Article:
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Friday, December 29, 2023

A Hybrid Account of Harm

Unruh, C. F. (2022).
Australasian Journal of Philosophy, 1–14.


When does a state of affairs constitute a harm to someone? Comparative accounts say that being worse off constitutes harm. The temporal version of the comparative account is seldom taken seriously, due to apparently fatal counterexamples. I defend the temporal version against these counterexamples, and show that it is in fact more plausible than the prominent counterfactual version of the account. Non-comparative accounts say that being badly off constitutes harm. However, neither the temporal comparative account nor the non-comparative account can correctly classify all harms. I argue that we should combine them into a hybrid account of harm. The hybrid account is extensionally adequate and presents a unified view on the nature of harm.

Here's my take:

Charlotte Unruh proposes a new way of thinking about harm. Unruh argues that neither the traditional comparative account nor the non-comparative account of harm can adequately explain all cases of harm. The comparative account says that harm consists in being worse off than one would have been had some event not occurred. The non-comparative account says that harm consists in being in a bad state, regardless of how one would have fared otherwise.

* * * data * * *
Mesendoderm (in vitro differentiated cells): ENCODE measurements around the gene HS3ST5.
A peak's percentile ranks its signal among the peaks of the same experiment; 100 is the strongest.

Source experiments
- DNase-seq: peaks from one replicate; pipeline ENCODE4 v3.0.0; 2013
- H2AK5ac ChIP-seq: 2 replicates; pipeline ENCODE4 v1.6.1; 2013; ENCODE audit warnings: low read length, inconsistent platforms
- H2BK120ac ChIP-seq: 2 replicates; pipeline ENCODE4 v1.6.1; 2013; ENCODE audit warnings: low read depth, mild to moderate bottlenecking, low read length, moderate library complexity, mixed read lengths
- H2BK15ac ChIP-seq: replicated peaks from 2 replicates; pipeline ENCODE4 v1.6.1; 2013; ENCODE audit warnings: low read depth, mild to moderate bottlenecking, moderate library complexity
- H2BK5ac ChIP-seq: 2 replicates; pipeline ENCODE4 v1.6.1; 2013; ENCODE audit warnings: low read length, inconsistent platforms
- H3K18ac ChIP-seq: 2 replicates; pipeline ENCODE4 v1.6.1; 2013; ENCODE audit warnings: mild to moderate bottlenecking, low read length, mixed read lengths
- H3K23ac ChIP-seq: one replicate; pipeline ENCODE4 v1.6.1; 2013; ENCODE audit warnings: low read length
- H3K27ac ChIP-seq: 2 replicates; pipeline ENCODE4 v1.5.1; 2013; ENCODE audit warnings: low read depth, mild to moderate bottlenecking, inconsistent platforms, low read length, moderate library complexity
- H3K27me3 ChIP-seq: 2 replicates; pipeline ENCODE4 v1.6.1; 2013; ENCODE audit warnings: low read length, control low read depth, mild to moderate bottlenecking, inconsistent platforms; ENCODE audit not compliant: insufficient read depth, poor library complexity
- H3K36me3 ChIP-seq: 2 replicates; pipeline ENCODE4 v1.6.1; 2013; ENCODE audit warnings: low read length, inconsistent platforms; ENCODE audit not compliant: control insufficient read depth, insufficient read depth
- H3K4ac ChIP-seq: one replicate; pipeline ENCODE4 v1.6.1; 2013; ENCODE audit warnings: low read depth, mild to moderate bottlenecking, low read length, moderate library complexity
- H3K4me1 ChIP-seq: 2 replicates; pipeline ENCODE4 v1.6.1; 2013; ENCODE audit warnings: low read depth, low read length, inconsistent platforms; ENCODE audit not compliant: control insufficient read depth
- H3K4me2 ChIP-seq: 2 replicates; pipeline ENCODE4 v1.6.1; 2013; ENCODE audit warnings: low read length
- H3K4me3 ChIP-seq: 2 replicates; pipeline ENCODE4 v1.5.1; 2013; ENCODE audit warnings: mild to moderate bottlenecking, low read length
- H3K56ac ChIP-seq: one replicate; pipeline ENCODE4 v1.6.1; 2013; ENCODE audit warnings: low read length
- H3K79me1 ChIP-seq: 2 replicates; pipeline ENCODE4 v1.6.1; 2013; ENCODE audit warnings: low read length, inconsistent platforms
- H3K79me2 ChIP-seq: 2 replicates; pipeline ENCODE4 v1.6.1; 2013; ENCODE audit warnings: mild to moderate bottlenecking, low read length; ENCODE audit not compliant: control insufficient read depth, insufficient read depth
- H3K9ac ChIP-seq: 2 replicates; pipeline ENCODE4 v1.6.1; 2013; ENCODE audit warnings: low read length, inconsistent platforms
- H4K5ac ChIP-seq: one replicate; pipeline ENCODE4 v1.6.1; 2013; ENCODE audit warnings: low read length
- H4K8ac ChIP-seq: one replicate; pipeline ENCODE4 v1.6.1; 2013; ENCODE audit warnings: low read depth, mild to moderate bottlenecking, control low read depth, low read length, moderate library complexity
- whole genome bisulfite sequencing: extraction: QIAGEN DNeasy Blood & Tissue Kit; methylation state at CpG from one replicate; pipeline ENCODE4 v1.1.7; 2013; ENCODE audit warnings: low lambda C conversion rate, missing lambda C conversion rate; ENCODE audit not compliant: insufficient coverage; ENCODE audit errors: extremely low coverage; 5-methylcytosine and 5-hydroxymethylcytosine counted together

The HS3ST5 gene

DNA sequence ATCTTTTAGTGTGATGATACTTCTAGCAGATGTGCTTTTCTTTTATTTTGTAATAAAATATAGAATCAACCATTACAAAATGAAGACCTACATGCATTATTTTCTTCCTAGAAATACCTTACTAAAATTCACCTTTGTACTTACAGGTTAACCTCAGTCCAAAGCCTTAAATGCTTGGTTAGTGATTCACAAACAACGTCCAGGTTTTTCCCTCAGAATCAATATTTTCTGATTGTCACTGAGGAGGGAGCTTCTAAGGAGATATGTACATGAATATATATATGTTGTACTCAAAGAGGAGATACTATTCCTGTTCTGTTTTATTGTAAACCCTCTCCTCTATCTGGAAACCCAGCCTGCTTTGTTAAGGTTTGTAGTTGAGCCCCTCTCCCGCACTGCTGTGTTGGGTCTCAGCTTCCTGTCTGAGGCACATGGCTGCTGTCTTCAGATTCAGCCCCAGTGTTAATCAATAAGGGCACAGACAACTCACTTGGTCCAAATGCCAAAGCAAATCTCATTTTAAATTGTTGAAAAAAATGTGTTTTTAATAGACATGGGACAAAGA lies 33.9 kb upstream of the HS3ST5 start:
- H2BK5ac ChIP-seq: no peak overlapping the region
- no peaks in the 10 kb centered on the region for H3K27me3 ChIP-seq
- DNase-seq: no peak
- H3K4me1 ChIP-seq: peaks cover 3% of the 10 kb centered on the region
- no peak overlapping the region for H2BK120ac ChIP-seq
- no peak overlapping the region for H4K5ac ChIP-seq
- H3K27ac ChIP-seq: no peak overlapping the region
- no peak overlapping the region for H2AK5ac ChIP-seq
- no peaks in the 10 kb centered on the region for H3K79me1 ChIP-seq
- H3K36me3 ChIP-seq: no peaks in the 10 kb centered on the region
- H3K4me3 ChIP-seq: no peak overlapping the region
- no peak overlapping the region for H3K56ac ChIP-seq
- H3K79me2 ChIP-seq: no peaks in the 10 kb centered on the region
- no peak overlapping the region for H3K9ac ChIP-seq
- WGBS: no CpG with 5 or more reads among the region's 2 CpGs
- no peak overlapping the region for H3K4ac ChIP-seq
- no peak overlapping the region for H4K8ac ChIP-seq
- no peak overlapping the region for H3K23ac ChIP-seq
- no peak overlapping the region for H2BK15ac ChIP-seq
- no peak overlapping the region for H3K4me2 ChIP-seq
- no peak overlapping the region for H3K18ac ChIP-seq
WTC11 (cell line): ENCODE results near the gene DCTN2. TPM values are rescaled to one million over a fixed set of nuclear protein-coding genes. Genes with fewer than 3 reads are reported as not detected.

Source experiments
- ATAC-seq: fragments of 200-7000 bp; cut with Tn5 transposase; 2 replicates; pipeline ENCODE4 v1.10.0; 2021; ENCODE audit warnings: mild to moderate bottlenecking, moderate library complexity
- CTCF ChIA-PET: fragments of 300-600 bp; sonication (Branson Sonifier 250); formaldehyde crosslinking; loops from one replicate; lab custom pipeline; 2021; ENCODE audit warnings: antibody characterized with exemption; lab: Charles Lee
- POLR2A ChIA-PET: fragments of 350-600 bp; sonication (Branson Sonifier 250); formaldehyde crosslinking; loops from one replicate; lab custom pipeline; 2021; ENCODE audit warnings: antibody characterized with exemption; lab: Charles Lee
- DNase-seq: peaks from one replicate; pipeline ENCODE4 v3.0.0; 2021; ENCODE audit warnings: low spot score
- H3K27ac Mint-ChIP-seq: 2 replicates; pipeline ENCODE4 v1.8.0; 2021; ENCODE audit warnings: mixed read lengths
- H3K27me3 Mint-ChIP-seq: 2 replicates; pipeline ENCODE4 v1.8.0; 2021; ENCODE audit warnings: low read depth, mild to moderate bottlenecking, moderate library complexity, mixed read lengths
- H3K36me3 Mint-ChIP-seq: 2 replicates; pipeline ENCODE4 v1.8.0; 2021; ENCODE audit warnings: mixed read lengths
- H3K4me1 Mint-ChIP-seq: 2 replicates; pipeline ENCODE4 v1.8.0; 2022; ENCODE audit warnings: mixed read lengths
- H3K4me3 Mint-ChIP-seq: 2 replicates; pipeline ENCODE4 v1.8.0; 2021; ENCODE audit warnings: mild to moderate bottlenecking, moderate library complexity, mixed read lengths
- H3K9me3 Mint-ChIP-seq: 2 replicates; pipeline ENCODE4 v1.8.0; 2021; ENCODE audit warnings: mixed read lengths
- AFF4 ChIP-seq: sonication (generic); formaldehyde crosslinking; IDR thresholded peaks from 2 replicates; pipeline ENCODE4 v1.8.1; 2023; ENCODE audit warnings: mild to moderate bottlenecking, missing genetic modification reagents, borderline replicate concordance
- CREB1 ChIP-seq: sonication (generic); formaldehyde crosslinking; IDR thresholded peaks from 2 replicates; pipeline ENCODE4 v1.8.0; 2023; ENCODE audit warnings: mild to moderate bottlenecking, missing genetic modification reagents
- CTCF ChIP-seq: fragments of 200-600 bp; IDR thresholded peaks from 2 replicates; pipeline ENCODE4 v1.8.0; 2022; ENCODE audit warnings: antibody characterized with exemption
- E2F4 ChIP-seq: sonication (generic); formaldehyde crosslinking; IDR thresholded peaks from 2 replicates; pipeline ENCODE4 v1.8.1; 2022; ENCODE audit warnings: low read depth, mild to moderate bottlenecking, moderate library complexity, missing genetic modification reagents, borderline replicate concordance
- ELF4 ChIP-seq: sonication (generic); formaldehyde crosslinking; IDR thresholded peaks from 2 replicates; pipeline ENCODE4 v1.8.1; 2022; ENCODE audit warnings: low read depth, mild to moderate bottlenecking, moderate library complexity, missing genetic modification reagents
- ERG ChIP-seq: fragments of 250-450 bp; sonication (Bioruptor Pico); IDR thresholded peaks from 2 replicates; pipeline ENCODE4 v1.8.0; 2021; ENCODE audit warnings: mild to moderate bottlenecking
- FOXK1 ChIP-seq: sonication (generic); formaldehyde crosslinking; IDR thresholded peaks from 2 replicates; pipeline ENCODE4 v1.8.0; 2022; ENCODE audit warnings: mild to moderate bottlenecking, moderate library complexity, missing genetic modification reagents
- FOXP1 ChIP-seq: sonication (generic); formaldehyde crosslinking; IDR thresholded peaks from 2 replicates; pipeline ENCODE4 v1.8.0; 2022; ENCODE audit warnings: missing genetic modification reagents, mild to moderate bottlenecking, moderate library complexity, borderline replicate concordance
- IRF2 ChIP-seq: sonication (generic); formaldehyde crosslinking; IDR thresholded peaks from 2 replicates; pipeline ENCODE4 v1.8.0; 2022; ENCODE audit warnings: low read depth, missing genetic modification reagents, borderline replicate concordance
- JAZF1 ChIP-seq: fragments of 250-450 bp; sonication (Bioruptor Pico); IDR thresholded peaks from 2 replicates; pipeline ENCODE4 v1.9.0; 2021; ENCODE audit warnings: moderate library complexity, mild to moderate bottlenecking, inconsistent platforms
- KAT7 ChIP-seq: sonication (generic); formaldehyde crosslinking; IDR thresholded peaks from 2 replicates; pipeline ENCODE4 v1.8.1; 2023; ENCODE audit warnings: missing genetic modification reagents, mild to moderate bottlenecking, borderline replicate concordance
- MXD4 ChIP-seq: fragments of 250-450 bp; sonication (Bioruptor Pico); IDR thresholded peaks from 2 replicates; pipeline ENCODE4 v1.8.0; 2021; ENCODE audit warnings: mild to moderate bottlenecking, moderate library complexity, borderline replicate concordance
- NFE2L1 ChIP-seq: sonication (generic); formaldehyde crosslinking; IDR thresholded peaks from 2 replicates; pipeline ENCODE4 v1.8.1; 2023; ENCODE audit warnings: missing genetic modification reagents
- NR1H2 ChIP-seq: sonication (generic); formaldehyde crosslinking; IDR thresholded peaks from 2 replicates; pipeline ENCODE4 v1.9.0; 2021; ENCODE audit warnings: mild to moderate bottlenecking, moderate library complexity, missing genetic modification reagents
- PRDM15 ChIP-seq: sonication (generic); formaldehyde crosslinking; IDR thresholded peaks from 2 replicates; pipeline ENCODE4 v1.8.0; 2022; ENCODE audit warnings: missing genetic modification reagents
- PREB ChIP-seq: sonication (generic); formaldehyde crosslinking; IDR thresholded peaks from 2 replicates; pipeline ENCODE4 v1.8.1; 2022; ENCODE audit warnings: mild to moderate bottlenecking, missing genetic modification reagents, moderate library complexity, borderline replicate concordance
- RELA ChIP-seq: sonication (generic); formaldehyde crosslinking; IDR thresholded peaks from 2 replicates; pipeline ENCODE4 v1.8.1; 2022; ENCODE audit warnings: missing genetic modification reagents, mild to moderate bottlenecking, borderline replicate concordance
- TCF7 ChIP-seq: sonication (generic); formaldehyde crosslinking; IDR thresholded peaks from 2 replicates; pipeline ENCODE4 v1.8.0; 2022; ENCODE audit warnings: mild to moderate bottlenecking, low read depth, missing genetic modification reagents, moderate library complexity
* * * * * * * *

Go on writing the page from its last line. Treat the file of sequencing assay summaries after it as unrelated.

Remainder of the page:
Unruh proposes a hybrid account of harm that combines elements of both the comparative and non-comparative accounts. She says that an agent suffers harm if and only if either (i) the agent suffers ill-being or (ii) the agent's well-being is lower than it was before. This hybrid account is able to explain cases of harm that cannot be explained by either the comparative or non-comparative account alone. For example, the hybrid account explains why it is harmful to prevent someone from achieving a good that they would have otherwise achieved, even if the person is still in a good state overall.

Unruh's hybrid account of harm has a number of advantages over other accounts of harm. It is extensionally adequate, meaning that it correctly classifies all cases of harm as harmful and all cases of non-harm as non-harmful. It is also normatively plausible, meaning that it accords with our intuitions about what counts as harm. Additionally, the hybrid account is able to explain a number of different phenomena related to harm, such as the severity of harm, the distribution of harm, and the compensation for harm.